Specific tumor cell tests can tell your doctor what types of mutations your cell gets. This method provides instructions to the doctor about the prognosis and can guide treatment options.

Glioblastoma type

Here are two types of glioblastoma that you should know about, among them

  • Primary is the most common and most aggressive type of glioblastoma.
  • Secondary glioblastoma is a rare type and slower growth. This condition usually starts from low-grade astrocytoma, less aggressive. Most people who get this type of cancer are 45 years or younger.

This condition often grows in the frontal and temporal lobes of the brain. In addition, this condition can also be found in the brain stem, cerebellum, other parts of the brain, and spinal cord.

Glioblastoma Treatment

The goal of treatment is to slow down and control tumor growth and help a person live comfortably and as well as possible. Here are the treatments that can be done, including:

  • Palliative Care

Palliative care is something that is important for anyone who has a serious illness. This includes treating the pain and emotions that you might face. This method aims to improve the quality of life. Ask your doctor if there are clinical trials that are suitable for this condition.

  • Chemotherapy

Temozolomide is the most common chemotherapy drug used by doctors for glioblastoma. Carmustine (BCNU) and lomustine (CCNU) are other chemotherapy drugs that might be used.

  • Targeted Therapy

Targeted therapy with bevacizumab can be given if chemotherapy has not been effective.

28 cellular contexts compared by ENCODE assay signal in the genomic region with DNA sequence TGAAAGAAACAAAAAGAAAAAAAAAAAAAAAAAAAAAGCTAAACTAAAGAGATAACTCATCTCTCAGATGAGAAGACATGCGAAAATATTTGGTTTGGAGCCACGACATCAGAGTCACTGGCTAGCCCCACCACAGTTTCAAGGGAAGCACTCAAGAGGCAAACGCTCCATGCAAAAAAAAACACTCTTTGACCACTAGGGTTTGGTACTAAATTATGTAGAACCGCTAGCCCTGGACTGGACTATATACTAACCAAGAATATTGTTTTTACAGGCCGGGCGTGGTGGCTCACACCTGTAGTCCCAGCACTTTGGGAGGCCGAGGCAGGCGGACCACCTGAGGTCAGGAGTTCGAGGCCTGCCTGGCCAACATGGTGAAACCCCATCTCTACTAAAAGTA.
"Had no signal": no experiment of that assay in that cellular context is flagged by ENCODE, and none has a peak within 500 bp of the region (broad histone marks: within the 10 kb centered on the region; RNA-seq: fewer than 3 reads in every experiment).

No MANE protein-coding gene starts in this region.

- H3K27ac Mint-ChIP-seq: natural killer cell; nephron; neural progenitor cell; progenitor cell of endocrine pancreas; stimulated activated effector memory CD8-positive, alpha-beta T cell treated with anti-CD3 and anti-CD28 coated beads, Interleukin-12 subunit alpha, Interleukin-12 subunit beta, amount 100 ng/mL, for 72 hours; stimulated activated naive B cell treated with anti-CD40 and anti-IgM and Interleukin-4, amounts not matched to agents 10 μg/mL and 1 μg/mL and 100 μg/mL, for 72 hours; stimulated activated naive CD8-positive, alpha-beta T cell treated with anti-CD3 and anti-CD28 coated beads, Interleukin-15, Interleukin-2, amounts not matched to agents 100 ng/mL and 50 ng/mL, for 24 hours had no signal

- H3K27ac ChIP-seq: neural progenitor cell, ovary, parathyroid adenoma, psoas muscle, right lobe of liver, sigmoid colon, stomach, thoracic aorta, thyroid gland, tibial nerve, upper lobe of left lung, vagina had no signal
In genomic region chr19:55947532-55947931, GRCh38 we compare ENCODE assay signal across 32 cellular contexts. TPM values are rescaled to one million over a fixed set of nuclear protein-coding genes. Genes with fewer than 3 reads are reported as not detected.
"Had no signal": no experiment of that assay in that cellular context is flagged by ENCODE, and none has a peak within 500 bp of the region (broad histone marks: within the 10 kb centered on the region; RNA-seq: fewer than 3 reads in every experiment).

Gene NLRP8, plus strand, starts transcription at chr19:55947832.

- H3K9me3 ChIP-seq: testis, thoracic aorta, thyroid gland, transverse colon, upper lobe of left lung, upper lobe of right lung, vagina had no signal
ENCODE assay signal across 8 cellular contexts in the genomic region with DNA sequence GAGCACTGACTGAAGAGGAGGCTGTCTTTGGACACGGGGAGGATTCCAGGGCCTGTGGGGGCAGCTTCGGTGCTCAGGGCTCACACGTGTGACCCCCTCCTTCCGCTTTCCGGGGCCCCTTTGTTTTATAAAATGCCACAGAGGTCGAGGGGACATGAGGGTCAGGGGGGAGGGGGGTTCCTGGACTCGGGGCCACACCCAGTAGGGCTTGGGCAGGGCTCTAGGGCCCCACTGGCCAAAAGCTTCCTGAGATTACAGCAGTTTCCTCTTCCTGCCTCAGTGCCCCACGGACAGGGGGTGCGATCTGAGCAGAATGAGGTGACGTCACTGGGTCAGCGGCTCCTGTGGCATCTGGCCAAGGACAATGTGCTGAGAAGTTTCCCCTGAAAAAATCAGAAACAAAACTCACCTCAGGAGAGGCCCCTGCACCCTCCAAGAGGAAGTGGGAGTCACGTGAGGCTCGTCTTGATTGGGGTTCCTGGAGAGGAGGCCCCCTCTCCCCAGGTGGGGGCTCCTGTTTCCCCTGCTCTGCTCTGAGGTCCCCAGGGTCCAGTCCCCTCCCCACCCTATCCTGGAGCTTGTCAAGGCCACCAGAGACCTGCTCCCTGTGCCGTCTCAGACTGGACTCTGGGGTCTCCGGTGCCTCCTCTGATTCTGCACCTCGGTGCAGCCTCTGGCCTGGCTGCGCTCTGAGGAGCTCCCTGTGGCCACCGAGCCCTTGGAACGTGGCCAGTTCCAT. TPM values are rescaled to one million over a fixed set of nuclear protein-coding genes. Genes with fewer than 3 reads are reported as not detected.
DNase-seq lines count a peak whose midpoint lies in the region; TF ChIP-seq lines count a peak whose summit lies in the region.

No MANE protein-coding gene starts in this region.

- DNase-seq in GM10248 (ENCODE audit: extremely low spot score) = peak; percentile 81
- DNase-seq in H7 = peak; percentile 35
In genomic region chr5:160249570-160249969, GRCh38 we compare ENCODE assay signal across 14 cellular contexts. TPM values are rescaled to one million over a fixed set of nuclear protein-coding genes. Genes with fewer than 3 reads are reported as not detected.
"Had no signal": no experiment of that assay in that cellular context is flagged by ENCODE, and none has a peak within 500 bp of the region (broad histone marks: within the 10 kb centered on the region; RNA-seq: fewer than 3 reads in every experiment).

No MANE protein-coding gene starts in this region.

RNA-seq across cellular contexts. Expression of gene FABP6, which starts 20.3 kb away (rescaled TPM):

• Convection-Enhanced Delivery (CED)

CEDs use pumps to release slow and continuous flow of chemotherapy, or targeted therapy to tumors.

  • Electric Field Therapy

Electric field therapy uses an electric field to target cells in a tumor by not hurting normal cells. To do this, the doctor places electrodes directly on the scalp. This device is called Optune. You get it with chemotherapy after surgery and radiation. The Food and Drug Administration has approved this method for newly diagnosed people and people whose glioblast reappear.

  • Wafer Therapy (Gliadel)

This method uses implanted, biodegradable discs, which then release chemotherapy to the cancerous tissue that remains after surgery.

  • Nanoparticle Therapy

This therapy uses small particles to carry chemotherapy directly into the tumor. You might also be able to get experimental treatments or oral chemotherapy that you can do at home. In some people, this treatment helps reduce symptoms and reduce the risk of cancer.

Complications of Glioblastoma

If left untreated, this malignant tumor can continue to grow and spread through the brain. This condition can cause ongoing functional loss and increase intracranial pressure. Seizures, personality changes, and unstable moods are things that can happen

Even so, complications can still occur even though you have received treatment. Here are some complications that can occur:

  • Depression
  • Relapse
  • Side effects of steroid treatment to relieve brain swelling, such as insomnia, increased risk of infection, weight gain, and mood swings
  • Side effects of treatment, such as an increased risk of infection or bleeding due to chemotherapy and changes in brain function from surgery and radiation

Because glioblastoma is an aggressive cancer that tends to recur, survival is usually less than a year, even with treatment.

Prevention of Glioblastoma

There is no known way to prevent this condition. Some risk factors can increase a person’s chance of developing this condition including radiation therapy to the brain and certain congenital abnormalities.